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Review: The Clifton Monroe Chronicles: The Case of the Murderous Mister 

Dalt Wonk on a play that recreates the classic days of radio mysteries

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Clifton Monroe, ace reporter, was at it again in the second chapter in a series written by Ren French and Thomas Adkins, which ran at Shadowbox Theatre. The audience is whisked back to a local radio studio in the 1940s. Noir is a genre usually associated with film or literature, but it also seeped into radio, in programs like The Shadow. "Who knows what evil lurks in the hearts of men?" Add touches of nostalgia and silliness and you've got the Clifton Monroe Chronicles.

  The second chapter, The Case of the Murderous Mister, featured a larger cast than the first and involved more complications. At times it was hard to follow, but a great deal of fun was had by all, including the players. Clifton (Richard Mayer) seemed more like a private investigator than a journalist, offering a Humphrey Bogart-style mix of machismo and wisecracks.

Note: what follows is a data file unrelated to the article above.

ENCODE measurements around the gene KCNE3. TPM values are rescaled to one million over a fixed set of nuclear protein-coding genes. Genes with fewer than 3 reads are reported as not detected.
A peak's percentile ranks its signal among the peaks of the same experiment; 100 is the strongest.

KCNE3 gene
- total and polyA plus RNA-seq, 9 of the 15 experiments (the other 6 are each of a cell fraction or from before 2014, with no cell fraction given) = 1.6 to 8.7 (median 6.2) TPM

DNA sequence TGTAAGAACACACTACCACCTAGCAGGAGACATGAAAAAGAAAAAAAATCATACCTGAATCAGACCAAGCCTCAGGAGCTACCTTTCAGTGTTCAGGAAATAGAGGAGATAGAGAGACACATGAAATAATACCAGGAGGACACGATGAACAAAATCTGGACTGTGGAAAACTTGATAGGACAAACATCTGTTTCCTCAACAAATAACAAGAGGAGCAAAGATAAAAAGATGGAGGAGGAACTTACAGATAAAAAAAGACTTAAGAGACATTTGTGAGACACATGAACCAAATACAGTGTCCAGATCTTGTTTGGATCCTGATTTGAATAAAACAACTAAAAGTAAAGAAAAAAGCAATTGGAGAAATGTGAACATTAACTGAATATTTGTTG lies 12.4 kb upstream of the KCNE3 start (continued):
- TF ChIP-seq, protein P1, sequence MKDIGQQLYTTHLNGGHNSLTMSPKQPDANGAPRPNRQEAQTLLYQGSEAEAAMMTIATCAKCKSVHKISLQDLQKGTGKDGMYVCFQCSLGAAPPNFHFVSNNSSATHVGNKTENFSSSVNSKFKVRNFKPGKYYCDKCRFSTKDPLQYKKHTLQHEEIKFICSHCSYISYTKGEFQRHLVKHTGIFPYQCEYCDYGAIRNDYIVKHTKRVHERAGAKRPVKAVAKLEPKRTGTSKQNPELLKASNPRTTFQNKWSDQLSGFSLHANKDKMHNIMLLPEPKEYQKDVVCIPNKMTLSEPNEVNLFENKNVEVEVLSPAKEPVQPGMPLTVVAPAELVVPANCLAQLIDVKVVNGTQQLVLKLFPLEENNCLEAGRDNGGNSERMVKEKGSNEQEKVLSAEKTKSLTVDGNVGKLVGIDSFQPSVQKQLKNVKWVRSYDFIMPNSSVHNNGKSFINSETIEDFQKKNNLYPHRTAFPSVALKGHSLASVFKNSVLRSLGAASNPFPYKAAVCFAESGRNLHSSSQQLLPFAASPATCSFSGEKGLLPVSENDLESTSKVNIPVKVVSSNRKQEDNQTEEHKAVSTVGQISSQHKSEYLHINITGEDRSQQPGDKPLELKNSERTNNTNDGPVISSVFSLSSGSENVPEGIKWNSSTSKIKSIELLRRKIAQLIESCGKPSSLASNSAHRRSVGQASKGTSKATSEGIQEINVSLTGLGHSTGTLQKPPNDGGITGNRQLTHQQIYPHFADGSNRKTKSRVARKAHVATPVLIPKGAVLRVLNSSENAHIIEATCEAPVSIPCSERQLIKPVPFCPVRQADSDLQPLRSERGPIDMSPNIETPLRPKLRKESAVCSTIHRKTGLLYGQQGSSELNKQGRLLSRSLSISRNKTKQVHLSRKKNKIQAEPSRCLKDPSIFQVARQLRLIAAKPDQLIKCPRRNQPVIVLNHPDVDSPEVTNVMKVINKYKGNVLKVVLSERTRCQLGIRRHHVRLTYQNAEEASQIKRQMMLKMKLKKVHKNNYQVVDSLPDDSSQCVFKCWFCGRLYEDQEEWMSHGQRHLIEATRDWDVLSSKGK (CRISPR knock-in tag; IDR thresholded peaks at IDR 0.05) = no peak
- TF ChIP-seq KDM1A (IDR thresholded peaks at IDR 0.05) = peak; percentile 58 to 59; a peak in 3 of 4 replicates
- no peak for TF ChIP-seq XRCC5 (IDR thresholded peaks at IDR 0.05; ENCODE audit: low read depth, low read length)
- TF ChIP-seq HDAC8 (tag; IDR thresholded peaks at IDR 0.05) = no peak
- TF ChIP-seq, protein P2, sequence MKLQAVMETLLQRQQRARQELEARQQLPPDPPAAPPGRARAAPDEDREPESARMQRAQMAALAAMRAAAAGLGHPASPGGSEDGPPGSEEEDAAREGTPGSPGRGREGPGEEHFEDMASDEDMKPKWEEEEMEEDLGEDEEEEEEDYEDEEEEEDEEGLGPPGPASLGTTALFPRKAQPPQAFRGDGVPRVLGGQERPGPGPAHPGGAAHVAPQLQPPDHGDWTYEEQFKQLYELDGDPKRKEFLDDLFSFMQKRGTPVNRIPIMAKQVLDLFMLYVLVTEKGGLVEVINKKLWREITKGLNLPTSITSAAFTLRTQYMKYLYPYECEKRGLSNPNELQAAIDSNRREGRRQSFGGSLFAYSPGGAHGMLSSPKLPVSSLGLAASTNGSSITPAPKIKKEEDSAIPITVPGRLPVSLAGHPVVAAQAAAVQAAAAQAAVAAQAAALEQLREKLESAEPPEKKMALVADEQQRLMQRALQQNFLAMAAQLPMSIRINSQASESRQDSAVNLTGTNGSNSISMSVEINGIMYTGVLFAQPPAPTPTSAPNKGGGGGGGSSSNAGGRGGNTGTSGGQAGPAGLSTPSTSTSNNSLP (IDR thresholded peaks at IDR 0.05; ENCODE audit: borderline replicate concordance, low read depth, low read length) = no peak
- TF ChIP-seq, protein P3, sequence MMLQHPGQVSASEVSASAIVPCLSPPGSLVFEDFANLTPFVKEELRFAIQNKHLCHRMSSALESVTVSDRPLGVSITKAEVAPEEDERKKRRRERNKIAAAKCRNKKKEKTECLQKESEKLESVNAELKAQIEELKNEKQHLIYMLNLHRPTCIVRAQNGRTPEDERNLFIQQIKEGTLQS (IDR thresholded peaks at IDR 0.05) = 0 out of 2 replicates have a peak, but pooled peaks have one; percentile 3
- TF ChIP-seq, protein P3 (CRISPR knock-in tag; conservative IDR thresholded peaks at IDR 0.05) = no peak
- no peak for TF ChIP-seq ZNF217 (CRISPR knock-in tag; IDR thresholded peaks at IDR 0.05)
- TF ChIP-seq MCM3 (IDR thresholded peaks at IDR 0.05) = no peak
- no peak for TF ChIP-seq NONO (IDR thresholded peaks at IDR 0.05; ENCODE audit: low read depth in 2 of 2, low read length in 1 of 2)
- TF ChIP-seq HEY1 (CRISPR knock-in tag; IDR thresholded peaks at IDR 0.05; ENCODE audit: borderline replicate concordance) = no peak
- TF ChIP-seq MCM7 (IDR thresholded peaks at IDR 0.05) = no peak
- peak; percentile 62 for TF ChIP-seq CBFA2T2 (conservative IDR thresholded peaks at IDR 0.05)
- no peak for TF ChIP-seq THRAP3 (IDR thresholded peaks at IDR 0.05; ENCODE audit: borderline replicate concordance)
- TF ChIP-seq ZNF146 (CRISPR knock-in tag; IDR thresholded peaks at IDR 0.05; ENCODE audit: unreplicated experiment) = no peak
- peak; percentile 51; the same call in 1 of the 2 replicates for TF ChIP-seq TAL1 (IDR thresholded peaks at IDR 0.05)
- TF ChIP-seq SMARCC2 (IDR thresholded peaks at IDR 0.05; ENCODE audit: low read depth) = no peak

The players were lined up behind music stands most of the time, there was considerable doubling of parts and the actors handled some sound effects, like a cymbal crash and high-heel footsteps. Most of the effects, however, were provided by announcer Dane Rhodes.

  Clifton, his sidekick Mathilda Parker (Leslie Boles) and her young brother Chip (Ashton Akridge) are investigating a spree of prostitute murders. Clifton decides to solve the mystery and break the story.

  He enters a labyrinth of vice at the Boom Boom Room strip club. The head vamp, Veronica Crutchfield (Kathryn Talbot), tries to seduce Clifton. She is in the skin trade on two levels; she also runs a brothel on the docks.

  Clifton and his gang go to the brothel and are captured and tied up, and Crutchfield threatens to kill them.

  In a sub-subplot, Mama Pearl (Laurie Kaufman) spins a tale of living in a tent city beneath the Huey P. Long Bridge. Family jealousies lead to murder and revealed identities.

  Under Harold Gervais' direction, the cast was engaging and won over the audience in spite of the story's bizarre twists. — DALT WONK


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